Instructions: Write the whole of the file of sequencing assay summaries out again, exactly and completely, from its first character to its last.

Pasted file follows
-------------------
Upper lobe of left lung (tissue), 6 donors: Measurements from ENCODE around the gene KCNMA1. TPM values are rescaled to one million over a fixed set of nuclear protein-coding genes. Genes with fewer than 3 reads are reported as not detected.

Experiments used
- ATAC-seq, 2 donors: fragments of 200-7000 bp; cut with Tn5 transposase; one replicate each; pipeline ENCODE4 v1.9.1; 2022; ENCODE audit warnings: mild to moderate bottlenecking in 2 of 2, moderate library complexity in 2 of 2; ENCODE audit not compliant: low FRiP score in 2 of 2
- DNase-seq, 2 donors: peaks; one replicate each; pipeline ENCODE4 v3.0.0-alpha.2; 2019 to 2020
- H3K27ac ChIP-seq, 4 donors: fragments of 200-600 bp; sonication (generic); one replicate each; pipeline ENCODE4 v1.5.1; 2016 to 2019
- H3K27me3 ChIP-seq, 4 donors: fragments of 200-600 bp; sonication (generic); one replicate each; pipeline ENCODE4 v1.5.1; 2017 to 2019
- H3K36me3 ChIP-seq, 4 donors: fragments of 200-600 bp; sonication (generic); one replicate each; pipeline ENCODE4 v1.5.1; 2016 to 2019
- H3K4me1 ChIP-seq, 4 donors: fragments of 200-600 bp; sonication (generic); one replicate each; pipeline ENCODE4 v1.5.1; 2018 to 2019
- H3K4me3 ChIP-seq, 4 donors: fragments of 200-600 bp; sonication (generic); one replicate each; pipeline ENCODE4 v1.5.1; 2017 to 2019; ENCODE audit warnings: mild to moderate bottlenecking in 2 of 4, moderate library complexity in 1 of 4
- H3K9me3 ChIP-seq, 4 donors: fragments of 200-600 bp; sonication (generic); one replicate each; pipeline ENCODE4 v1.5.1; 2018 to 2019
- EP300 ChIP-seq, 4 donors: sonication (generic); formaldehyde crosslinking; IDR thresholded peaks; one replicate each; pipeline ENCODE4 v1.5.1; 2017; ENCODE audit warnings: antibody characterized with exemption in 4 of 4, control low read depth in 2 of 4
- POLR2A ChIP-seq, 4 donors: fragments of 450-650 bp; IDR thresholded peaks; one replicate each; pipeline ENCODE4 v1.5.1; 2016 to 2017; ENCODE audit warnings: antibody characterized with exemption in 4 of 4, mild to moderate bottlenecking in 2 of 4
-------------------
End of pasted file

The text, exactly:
Upper lobe of left lung (tissue), 6 donors: Measurements from ENCODE around the gene KCNMA1. TPM values are rescaled to one million over a fixed set of nuclear protein-coding genes. Genes with fewer than 3 reads are reported as not detected.

Experiments used
- ATAC-seq, 2 donors: fragments of 200-7000 bp; cut with Tn5 transposase; one replicate each; pipeline ENCODE4 v1.9.1; 2022; ENCODE audit warnings: mild to moderate bottlenecking in 2 of 2, moderate library complexity in 2 of 2; ENCODE audit not compliant: low FRiP score in 2 of 2
- DNase-seq, 2 donors: peaks; one replicate each; pipeline ENCODE4 v3.0.0-alpha.2; 2019 to 2020
- H3K27ac ChIP-seq, 4 donors: fragments of 200-600 bp; sonication (generic); one replicate each; pipeline ENCODE4 v1.5.1; 2016 to 2019
- H3K27me3 ChIP-seq, 4 donors: fragments of 200-600 bp; sonication (generic); one replicate each; pipeline ENCODE4 v1.5.1; 2017 to 2019
- H3K36me3 ChIP-seq, 4 donors: fragments of 200-600 bp; sonication (generic); one replicate each; pipeline ENCODE4 v1.5.1; 2016 to 2019
- H3K4me1 ChIP-seq, 4 donors: fragments of 200-600 bp; sonication (generic); one replicate each; pipeline ENCODE4 v1.5.1; 2018 to 2019
- H3K4me3 ChIP-seq, 4 donors: fragments of 200-600 bp; sonication (generic); one replicate each; pipeline ENCODE4 v1.5.1; 2017 to 2019; ENCODE audit warnings: mild to moderate bottlenecking in 2 of 4, moderate library complexity in 1 of 4
- H3K9me3 ChIP-seq, 4 donors: fragments of 200-600 bp; sonication (generic); one replicate each; pipeline ENCODE4 v1.5.1; 2018 to 2019
- EP300 ChIP-seq, 4 donors: sonication (generic); formaldehyde crosslinking; IDR thresholded peaks; one replicate each; pipeline ENCODE4 v1.5.1; 2017; ENCODE audit warnings: antibody characterized with exemption in 4 of 4, control low read depth in 2 of 4
- POLR2A ChIP-seq, 4 donors: fragments of 450-650 bp; IDR thresholded peaks; one replicate each; pipeline ENCODE4 v1.5.1; 2016 to 2017; ENCODE audit warnings: antibody characterized with exemption in 4 of 4, mild to moderate bottlenecking in 2 of 4